Bosnia and Herzegovina

Sarajevo

 

A town in a valley divided by a river

About The City

Centuries of tradition preserved, friendship and hospitality helped Sarajevo heal painful historic wounds and open its doors to tourists again. This city gets under the skin of its visitors as much as its locals.

General infrormation

Weather information

  • 6-17 °C

    Temperature
  • 28

    Dry days
  • 28mm

    Average rainfall
  • 1

    Snow days

Demographics

  • 370K

    Population
  • 04:45

    Local time
  • BAM

    Currency

Price Info

Restaurant meals are on average 29% lower than in Belgrade.

Meals

Prices in Sarajevo are on average 1% higher than in Belgrade.
Shopping

Taxi is around  0.5 EUR per kilometer.
Taxi

Train ticket is around  0.75  EUR
Train

More About The City

In the middle of the last millennium in the valley of the river Miljacka foundation of Sarajevo was built. Bridges over Miljacka have same significance for the residents as foundation of Sarajevo. Locals, however, are especially inclined to the bridge Trvenje. It is best know for first dates because it connected girls grammar school on one side and boys school on the other side of the river.

What you can find in Sarajevo is typical of several cities in the world. You can see Muslim mosque, Orthodox church, Jewish synagogue, and Catholic cathedral on the same street. Religious and ethnic diversity was characteristic for this city for centuries. That kind of atmosphere contributed to Sarajevo becoming the capital of turbulent European history of the 20th century, but also a milestone for events that tailored the destiny of the Balkan Peninsula in the years that followed.

The capital of Bosnia and Herzegovina, we may say, represents a latent border between East and West, still under the influence of the Ottoman Empire that found it and Austro-Hungarian Empire that inherited it at the end of 19th century.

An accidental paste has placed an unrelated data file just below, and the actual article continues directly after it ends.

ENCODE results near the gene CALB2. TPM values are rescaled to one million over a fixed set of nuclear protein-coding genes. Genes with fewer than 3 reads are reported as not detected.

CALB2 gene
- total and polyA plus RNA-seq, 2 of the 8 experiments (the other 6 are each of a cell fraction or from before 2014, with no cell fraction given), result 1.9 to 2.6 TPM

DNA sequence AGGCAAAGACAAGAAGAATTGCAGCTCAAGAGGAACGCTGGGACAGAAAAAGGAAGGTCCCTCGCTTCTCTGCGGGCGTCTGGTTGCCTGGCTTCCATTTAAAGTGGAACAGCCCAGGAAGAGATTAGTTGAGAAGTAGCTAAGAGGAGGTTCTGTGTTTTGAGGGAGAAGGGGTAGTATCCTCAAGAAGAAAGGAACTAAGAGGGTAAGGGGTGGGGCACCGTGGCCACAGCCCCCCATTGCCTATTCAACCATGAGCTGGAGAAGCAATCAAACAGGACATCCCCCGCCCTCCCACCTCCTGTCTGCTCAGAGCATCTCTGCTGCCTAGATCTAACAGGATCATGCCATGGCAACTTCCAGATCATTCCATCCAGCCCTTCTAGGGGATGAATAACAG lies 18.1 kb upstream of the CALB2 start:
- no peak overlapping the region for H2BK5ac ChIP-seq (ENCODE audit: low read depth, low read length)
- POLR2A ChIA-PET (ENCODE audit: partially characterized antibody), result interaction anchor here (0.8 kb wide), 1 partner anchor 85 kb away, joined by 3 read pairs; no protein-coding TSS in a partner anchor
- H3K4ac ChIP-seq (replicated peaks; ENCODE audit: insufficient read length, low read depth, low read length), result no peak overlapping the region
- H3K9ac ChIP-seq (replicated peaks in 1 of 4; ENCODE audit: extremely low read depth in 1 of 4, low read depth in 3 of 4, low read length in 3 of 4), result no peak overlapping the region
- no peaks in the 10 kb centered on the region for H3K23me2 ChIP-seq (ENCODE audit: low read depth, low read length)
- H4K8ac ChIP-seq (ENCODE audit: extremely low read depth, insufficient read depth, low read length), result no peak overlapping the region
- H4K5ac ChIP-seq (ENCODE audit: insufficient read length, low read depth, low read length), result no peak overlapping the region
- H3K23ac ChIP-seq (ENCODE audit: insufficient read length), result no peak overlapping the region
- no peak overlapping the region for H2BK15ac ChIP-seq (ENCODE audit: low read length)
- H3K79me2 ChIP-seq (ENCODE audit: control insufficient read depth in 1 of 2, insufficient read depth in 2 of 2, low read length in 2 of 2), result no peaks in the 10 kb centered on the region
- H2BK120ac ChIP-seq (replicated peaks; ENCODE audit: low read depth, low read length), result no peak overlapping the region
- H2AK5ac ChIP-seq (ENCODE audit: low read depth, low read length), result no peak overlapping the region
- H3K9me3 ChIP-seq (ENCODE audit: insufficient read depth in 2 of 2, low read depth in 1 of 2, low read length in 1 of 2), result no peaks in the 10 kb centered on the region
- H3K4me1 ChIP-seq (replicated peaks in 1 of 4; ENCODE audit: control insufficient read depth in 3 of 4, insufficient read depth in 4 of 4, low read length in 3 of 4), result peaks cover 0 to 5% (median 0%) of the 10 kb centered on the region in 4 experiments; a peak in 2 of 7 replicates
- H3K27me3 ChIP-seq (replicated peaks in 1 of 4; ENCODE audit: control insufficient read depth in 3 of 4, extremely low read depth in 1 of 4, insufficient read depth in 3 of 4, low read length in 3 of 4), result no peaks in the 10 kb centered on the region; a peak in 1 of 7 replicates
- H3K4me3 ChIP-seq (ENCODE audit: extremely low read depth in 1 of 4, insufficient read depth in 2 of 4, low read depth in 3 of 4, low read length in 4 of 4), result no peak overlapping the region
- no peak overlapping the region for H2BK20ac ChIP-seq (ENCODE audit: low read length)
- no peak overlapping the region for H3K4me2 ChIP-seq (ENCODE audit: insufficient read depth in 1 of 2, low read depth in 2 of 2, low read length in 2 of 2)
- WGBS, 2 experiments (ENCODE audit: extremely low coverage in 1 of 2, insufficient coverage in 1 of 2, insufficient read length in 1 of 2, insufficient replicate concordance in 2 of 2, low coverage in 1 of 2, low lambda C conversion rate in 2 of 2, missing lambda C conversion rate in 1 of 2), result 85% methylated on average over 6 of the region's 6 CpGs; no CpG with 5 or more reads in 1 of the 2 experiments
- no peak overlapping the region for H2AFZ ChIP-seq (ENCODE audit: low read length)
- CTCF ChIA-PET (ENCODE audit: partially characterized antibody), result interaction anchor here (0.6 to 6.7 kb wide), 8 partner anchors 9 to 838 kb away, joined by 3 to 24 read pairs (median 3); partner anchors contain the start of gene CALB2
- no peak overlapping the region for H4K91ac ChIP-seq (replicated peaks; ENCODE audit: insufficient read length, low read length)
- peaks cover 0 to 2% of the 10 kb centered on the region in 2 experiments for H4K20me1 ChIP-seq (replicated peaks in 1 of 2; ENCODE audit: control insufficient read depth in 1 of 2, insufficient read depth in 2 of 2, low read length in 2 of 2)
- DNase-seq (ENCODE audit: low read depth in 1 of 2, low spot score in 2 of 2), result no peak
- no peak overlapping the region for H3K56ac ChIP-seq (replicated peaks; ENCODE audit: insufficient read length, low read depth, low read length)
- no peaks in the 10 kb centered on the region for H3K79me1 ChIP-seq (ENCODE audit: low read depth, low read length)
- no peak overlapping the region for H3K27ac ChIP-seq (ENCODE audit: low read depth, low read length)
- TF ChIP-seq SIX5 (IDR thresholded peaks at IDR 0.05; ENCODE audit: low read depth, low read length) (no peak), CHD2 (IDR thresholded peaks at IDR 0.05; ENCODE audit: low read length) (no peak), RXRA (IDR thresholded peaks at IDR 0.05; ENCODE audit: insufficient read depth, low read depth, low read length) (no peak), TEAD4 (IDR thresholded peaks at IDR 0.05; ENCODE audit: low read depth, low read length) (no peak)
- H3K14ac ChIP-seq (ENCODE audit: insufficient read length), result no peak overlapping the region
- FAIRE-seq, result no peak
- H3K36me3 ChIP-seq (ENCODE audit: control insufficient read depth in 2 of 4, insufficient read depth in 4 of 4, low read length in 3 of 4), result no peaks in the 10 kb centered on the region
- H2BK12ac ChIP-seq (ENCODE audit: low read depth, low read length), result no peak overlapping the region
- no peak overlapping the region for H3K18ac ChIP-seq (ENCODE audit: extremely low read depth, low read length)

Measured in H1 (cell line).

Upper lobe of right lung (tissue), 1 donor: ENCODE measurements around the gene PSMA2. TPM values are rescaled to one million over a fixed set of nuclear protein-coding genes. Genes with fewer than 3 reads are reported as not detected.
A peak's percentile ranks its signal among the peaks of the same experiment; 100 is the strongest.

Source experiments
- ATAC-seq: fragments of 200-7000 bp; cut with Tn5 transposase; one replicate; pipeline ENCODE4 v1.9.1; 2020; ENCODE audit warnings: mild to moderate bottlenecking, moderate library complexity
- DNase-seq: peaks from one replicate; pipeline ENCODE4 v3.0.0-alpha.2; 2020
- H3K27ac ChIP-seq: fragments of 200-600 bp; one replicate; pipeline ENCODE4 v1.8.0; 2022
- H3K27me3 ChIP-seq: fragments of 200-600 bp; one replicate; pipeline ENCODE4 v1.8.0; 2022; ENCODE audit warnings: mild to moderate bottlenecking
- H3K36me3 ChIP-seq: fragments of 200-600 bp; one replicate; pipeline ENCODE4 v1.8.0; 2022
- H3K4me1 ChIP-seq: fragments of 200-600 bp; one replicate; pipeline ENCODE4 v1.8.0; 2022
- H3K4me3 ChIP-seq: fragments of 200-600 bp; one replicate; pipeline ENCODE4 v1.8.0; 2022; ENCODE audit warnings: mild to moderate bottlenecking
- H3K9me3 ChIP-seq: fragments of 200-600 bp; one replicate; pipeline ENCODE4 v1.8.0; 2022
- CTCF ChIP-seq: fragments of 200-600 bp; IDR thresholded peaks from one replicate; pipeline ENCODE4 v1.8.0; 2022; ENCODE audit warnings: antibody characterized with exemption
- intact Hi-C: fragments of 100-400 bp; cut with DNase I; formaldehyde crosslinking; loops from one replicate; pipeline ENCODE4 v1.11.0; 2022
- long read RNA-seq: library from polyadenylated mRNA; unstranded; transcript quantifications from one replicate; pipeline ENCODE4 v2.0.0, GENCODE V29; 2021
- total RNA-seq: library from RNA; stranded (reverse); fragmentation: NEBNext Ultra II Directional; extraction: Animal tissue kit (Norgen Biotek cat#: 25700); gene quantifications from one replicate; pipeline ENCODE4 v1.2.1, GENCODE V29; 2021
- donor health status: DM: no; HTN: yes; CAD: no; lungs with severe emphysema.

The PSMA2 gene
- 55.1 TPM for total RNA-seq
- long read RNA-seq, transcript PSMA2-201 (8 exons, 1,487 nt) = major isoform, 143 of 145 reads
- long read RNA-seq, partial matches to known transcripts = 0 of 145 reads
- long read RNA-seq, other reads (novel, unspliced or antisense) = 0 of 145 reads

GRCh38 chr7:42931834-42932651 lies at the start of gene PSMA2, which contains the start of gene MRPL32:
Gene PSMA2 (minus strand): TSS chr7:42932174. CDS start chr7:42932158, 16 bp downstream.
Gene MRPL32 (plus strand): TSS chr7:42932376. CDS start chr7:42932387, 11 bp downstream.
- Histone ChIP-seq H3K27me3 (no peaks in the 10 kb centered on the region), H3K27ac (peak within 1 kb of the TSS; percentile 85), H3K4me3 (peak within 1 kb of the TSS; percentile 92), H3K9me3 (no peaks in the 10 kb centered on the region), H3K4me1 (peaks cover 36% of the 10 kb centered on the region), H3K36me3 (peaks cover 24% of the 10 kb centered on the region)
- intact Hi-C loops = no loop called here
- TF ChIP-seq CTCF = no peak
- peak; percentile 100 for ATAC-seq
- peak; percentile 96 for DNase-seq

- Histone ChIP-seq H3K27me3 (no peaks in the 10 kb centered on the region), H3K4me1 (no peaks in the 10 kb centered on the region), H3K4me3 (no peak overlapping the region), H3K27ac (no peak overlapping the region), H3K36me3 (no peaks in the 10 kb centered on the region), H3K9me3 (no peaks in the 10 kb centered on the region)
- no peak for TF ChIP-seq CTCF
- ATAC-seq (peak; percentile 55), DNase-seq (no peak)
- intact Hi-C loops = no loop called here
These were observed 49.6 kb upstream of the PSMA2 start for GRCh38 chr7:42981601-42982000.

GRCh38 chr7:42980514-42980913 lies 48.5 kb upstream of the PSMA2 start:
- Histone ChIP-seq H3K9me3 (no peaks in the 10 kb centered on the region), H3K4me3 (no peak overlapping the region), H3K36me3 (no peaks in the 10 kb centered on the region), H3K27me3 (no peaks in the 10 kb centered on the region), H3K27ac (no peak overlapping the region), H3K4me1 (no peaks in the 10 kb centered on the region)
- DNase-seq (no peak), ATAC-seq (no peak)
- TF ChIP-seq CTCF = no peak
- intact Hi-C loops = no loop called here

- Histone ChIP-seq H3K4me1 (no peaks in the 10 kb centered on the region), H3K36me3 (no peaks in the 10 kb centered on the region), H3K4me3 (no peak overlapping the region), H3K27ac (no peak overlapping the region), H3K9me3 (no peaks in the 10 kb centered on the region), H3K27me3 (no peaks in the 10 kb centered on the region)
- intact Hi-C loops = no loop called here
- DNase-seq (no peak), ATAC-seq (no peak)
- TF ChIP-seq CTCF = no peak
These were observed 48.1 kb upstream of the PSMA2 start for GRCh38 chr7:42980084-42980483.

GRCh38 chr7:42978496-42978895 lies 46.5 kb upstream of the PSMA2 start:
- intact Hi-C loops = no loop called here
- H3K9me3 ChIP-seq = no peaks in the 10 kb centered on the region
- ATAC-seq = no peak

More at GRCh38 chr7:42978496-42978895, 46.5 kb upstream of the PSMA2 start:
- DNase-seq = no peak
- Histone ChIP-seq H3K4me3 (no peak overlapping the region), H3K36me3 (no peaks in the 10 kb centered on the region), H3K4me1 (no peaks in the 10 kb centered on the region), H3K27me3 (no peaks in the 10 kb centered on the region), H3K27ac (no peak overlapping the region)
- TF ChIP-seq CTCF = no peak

Interestingly, Austro-Hungarians first introduced tram transportation in Sarajevo as to be tested before it is used in Vienna. Trams were pulled by horses at first and after a year they were switched to electric power. That’s how Sarajevo was among the first cities to have trams as transportation only five years after it was patented.

Another rarity adorns this city. In 1984 Sarajevo had the honor to host world athletes at the Winter Olympic Games. The capital was, thus, placed on the map of Olympic cities and memories are kept at the Museum of Olympic Games.

On the other hand, Bascarsija (Bashcharshia) is a part of the city that kept the spirit of old times and the ambient created by the Osman people. This is very important historical city center. You will not resist pastry shops nor craft stores where craftsmen and their apprentices sell unique handmade items.  You will, nevertheless, be lured by the smell of freshly brewed coffee spreading around Bascarsija. You will be served traditional Turkish coffee in a traditional coffee pot along with Turkish delight. Coffee serving ritual is part of cultural heritage for people of Sarajevo and you will remember the taste of coffee with a sigh because here they drink coffee with pleasure.

At the end of Bascarsija stands Sabil Fountain as a special stamp of Osman heritage. There is a belief that you will return to Sarajevo if you drink from this fountain. So assure your return to Sarajevo by taking a rest by the fountain that is undoubtedly a symbol of Sarajevo.